Humans Need Not Apply

(Jeff C) #1

This is an excellent albeit scary video 15 minutes in length that highlights the inevitable automation of practically everything. It raises some interesting questions for me. First, if things happen the way the video says it will, what will humans perceive as valuable. Value is given to those things that are hard to get so if manufacturing, 3d Printing etc make things easier to get, where will the value shift?

Also, in 50% unemployment, who will have the cash to buy these new, automatically manufactured things? Anywho, interesting video that opened my eyes on a possible reality humanity is heading towards.

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(James Huff) #2

I love this video, the horse analogy was terrifyingly eye-opening. “Horses aren’t unemployed now because they got lazy as a species, they’re unemployable. There is little work that a horse can do to pay for its housing and hay, and many bright perfectly capable humans will find themselves the new horse, unemployable through no fault of their own.”

(Jeff C) #3

Please stop scaring me, thank you! I want to have kids, but now I’m afraid they’ll be right in the middle of this. It’s not like it will happen 50 years from now, it’s going on right now, today! So my children might be right in the thick of it. What the heck do you do with 50% of unemployed people thanks to damn robots!?

(James Huff) #4

Likewise, I’ll just add this to the list of reasons for why I don’t have kids. Now that it’s a reality, I guess I’m just more interested in how we will (or will not) cope with it.

(Leland Fiegel) #5

Just had the chance to watch this video in its entirety. I’ve seen arguments for and against this sort of thing, but mostly negative “the robots are stealing our jobs” and “the singularity is coming” type stuff.

I’m personally not phased by it.

What if we didn’t actually have to work to “make money” and live comfortably? What if robots did literally everything for us? Created and maintained/infrastructure? Generated power (for themselves, mostly)? Transported us wherever we wanted to go? Made us food? Diagnosed and treated our illnesses?

It’s obviously way more complicated than this, and not saying this is going to happen any time soon, probably not in my lifetime. Read more about technological utopianism to see future technology is not all about negative/apocalyptic/doomsday type scenarios.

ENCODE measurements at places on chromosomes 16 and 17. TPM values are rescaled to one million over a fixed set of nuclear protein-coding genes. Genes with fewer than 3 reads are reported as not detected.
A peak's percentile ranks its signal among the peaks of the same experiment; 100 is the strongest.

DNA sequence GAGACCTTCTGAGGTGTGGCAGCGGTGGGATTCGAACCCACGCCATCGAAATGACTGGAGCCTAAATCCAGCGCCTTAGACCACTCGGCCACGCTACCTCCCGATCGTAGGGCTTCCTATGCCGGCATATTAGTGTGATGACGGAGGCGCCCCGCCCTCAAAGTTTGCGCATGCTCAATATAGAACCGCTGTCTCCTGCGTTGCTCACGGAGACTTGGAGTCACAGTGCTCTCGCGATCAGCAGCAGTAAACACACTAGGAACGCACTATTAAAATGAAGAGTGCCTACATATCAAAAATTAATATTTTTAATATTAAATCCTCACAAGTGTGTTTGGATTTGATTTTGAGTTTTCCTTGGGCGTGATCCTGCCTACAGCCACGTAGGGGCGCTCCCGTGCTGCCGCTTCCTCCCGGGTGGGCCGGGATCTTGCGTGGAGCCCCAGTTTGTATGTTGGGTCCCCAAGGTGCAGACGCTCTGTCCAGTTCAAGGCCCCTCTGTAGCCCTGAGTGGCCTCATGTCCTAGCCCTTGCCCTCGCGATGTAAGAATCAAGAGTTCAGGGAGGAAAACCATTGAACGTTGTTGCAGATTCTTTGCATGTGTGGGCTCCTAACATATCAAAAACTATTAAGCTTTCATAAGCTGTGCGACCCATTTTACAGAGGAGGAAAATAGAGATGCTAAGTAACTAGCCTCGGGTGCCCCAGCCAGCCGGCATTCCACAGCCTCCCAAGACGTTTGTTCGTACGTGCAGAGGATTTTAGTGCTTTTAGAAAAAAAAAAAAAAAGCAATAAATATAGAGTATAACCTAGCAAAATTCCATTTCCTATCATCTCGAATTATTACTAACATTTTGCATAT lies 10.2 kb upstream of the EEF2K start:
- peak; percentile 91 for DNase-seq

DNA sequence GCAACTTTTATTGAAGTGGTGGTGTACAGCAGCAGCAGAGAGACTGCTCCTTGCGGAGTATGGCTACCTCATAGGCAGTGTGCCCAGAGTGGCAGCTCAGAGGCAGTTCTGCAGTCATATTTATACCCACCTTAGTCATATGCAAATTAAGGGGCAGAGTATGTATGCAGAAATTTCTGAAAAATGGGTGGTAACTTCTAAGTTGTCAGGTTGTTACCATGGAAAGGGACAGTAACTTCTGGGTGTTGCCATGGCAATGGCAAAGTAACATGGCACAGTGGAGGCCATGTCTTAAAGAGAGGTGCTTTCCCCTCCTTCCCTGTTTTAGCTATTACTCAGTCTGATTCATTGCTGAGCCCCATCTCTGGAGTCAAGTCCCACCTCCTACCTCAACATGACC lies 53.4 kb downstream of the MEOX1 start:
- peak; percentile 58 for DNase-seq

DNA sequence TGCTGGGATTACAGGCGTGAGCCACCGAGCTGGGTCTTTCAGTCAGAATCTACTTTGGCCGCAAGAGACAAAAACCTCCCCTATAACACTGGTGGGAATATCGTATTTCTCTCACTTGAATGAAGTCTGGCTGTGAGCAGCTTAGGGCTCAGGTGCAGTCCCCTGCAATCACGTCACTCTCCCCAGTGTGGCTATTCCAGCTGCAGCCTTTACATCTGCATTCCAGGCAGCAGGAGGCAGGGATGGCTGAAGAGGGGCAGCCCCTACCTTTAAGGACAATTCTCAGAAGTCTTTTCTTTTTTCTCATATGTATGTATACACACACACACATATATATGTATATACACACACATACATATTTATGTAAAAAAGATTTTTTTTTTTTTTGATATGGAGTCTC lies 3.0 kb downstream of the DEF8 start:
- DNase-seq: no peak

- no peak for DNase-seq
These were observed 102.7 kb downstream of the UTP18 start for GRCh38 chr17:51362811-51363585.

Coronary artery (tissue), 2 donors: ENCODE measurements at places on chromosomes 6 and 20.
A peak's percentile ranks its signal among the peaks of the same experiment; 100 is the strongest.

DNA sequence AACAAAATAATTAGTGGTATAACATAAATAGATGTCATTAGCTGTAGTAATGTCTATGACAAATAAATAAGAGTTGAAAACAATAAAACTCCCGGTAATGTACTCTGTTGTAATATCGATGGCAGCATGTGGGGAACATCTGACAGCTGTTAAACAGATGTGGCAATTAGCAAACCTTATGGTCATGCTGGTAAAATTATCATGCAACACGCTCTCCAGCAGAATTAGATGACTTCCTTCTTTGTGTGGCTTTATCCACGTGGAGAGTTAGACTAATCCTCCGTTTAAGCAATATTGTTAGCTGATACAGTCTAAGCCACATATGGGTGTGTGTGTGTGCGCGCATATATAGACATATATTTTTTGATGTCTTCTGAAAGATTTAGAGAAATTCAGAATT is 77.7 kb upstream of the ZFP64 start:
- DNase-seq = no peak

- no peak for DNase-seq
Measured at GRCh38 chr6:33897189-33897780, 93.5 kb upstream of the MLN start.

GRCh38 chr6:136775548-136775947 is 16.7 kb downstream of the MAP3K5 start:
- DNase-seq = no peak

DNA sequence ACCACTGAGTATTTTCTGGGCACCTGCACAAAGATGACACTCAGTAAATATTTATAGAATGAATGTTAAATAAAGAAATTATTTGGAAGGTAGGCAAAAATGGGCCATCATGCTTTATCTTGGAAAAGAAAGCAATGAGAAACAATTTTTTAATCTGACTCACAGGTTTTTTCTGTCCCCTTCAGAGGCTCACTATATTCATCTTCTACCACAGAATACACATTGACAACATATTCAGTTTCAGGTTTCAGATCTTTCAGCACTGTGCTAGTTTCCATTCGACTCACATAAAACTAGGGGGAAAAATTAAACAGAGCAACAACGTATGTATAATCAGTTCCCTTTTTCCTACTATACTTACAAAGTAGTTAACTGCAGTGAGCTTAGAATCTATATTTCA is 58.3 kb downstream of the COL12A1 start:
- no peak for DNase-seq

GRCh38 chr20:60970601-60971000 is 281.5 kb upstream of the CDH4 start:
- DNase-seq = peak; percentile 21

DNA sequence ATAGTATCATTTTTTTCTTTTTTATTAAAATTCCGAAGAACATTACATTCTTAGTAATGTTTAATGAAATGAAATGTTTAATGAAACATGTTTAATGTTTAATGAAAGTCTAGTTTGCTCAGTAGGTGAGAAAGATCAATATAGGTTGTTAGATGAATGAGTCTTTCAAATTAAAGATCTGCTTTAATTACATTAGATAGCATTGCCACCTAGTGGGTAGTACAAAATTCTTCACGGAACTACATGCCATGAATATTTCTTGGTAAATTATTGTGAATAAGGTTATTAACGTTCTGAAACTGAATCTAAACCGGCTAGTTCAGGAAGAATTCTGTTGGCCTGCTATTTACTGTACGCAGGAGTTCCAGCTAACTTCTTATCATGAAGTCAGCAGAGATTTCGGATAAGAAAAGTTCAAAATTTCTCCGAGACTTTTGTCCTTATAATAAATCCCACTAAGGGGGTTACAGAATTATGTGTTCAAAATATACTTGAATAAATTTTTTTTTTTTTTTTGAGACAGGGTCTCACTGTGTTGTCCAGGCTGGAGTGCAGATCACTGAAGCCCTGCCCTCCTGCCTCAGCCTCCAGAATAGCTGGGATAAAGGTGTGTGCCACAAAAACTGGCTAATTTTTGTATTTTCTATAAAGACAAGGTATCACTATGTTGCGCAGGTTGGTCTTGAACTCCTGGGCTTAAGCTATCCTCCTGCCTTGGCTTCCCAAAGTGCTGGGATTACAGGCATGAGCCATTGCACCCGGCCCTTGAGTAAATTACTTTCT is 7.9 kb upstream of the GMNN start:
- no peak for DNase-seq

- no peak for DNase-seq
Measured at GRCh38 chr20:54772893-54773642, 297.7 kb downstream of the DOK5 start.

With all that said, we’re not quite there yet. Not even close. For now we’ll just have to deal with self-driving cars probably replacing a good portion taxi drivers and parking lots in the not too distant future. And Roombas.

Not to mention I’m extremely skeptical of the “simulation of creativity” that the narrator seemed to gloss over with a lame example of a robot making some generic-sounding piano music.

Also, I found the constant horse comparisons to be trite, self-deprecating, and insulting. Our value isn’t wholly dependent on rickshaw-style enterprise. We shouldn’t underestimate the power and complexity of our own brains.

Whatever happens, we’ll adapt, and we’ll be fine.

(Neil Murray) #6

It won’t happen - each major economic revolution, the Agricultural Revolution which changed mankind from Hunter Gatherers to Farmers, the Industrial Revolution (Part 1 based on Steam & Part 2 based on Electricity) which changed lots of us from Farmers to Factory or Office Workers, saw massive change over time but no permanent loss of human employment.

People, unlike Horses, have complex & compelling, wants needs and desires which see them pursue a wide range of activities & endeavours, which sometimes, some other people are willing to pay them for.

When technical innovation brings them savings in time & money, they use that saved time & money in pursuit of more wants needs and desires - sometimes in other areas made possible by other technical innovations.


The robot overlords have been busy! robot butlers!